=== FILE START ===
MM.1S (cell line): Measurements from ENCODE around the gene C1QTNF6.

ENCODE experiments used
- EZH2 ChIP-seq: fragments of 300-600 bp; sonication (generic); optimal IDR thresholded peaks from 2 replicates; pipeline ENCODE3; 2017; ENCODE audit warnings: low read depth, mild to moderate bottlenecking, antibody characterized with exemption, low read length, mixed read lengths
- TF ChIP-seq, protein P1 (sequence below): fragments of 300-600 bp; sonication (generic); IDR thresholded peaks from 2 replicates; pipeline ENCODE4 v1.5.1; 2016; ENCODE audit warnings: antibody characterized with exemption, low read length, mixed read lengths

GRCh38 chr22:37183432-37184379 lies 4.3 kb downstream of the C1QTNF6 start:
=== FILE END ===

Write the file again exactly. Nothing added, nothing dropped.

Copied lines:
MM.1S (cell line): Measurements from ENCODE around the gene C1QTNF6.

ENCODE experiments used
- EZH2 ChIP-seq: fragments of 300-600 bp; sonication (generic); optimal IDR thresholded peaks from 2 replicates; pipeline ENCODE3; 2017; ENCODE audit warnings: low read depth, mild to moderate bottlenecking, antibody characterized with exemption, low read length, mixed read lengths
- TF ChIP-seq, protein P1 (sequence below): fragments of 300-600 bp; sonication (generic); IDR thresholded peaks from 2 replicates; pipeline ENCODE4 v1.5.1; 2016; ENCODE audit warnings: antibody characterized with exemption, low read length, mixed read lengths

GRCh38 chr22:37183432-37184379 lies 4.3 kb downstream of the C1QTNF6 start: